In sad news, famed doctor, politician and civil rights activist Jack Kevorkian died this past Friday from medical complications related to kidney failure and thrombosis. His death leaves the future of the euthanasia movement in unorganized hands. Perhaps selfishly, his death saddens me because I had hoped to bring Kevorkian to speak at Brandeis at some point, as I blogged about in September. Interestingly enough, his life ended in a hospital, where he was unable to take his own life. Whether or not he would have chosen to do so, we will never know.

Kevorkian, a life-long advocate for a person’s right to terminate his life, was convicted of second-degree murder in 1999 and sentenced to 10-25 years in prison. In 2007 he was released early on parole due to good behavior, one of the conditions of his parole being that he not practice euthanasia or provide care for anyone who was disabled or over the age of 62. Furthermore, Kevorkian was forbidden from commenting on assisted suicide, a huge curtailment of freedom of speech.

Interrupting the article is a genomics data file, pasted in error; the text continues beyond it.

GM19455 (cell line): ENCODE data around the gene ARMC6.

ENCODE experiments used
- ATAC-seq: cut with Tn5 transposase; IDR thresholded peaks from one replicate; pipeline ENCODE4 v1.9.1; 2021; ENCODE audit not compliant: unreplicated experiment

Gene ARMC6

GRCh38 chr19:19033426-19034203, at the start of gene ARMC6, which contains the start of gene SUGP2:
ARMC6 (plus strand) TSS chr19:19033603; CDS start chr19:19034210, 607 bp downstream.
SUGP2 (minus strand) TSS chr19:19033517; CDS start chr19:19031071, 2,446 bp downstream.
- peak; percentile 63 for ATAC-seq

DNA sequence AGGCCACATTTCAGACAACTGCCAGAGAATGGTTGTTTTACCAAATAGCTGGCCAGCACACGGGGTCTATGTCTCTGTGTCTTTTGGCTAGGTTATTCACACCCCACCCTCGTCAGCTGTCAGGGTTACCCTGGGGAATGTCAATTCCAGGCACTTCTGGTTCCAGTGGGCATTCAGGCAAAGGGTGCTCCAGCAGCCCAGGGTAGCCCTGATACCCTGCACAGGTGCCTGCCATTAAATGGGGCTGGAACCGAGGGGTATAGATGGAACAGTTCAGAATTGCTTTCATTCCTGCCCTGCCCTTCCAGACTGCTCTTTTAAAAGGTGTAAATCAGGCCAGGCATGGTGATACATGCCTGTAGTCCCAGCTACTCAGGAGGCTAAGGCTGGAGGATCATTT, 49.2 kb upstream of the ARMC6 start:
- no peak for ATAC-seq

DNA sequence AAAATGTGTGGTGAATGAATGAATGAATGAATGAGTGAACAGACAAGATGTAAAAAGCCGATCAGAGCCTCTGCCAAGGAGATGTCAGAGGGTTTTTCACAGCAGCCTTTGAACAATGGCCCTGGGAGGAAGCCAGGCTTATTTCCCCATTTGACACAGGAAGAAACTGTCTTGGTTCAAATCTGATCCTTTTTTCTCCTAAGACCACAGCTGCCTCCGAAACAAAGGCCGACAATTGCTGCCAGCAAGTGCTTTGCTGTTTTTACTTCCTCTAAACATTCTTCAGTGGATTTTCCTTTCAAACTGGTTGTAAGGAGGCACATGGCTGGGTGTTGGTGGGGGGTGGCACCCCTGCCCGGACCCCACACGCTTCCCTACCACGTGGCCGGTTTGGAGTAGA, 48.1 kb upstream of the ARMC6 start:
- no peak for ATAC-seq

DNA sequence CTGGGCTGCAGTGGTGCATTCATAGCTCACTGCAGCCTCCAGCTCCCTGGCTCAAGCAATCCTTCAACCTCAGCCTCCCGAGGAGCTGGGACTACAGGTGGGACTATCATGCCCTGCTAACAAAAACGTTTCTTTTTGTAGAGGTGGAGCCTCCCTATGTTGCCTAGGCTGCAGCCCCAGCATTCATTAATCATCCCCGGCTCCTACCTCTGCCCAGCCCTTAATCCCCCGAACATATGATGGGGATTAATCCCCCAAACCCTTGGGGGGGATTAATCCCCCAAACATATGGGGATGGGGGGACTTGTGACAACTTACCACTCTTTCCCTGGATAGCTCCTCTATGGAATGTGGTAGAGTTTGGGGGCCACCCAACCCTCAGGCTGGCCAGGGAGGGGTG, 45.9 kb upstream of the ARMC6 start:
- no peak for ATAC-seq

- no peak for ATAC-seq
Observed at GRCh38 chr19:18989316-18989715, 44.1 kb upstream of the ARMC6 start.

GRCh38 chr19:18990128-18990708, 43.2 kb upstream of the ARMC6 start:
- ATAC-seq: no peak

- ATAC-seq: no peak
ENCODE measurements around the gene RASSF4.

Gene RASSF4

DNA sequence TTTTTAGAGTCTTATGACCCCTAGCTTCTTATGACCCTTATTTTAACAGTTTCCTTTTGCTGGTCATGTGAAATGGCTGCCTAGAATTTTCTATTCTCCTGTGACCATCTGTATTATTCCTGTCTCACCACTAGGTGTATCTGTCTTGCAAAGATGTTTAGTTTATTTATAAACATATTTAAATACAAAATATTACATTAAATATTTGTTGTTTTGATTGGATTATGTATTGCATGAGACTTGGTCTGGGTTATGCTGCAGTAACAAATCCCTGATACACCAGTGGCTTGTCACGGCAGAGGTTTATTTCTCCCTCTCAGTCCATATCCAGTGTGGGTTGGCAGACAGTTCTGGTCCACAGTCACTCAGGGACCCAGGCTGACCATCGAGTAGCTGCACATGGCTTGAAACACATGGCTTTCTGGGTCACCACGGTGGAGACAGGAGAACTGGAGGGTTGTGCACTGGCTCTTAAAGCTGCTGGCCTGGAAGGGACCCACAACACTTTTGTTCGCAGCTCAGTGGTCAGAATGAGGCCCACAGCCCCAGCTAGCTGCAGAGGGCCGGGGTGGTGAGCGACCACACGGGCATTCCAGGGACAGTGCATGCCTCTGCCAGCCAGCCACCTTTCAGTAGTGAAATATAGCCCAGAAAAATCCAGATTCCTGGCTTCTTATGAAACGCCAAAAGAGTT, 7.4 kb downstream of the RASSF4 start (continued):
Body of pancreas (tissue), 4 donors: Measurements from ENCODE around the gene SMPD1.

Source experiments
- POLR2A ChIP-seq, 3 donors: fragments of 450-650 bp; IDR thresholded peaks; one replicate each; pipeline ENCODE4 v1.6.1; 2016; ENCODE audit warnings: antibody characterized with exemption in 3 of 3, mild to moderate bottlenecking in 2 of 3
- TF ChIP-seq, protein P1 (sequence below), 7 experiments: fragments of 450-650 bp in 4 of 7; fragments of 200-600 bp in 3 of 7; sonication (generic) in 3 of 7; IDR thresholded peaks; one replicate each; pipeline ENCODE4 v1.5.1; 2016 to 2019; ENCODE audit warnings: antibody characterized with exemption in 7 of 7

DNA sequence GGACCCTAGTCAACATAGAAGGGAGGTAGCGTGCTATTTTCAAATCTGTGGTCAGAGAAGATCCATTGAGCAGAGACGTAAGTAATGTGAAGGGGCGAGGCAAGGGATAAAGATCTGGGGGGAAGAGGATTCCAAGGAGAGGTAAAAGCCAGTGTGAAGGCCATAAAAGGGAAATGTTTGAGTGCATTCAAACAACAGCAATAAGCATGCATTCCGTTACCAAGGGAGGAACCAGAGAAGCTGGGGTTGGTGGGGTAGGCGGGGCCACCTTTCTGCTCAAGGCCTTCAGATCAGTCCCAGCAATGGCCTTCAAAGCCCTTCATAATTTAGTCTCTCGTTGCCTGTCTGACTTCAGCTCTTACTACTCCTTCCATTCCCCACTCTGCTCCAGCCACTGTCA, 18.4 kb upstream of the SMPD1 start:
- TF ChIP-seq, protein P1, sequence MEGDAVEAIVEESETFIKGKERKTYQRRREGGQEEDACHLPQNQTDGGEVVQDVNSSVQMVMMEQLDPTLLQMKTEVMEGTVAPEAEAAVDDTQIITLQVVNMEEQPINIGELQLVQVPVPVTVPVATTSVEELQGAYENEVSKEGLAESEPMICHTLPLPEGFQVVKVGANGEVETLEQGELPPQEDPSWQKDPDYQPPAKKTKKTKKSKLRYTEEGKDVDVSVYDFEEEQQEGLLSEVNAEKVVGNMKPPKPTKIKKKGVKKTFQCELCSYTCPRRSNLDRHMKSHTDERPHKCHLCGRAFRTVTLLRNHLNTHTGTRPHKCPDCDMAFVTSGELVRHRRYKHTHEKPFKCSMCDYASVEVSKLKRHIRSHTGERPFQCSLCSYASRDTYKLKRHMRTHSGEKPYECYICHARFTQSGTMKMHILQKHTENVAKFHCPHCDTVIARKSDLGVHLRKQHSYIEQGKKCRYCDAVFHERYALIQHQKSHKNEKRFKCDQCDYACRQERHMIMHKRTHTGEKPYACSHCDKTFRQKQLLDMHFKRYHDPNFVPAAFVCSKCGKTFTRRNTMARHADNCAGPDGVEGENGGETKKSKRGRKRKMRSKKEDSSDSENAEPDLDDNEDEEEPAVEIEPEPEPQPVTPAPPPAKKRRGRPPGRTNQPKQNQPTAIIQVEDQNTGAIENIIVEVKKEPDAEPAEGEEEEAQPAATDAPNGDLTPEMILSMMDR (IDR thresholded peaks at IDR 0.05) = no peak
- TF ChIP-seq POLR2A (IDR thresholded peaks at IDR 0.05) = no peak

Kevorkian chose to continue to advocate for people’s freedoms while following these restrictions, running to represent Michigan’s 9th Congressional district in 2008 on a campaign which emphasized people’s ability to take their 9th Amendment Constitutional rights into their own hands. He lost the election, but continued to speak at various universities and other centers of learning about what he believed in, in broad strokes.

A brilliant artist, musician, author and speaker, he will be missed.

For more information, read about Kevorkian’s life and death in the New York Times.

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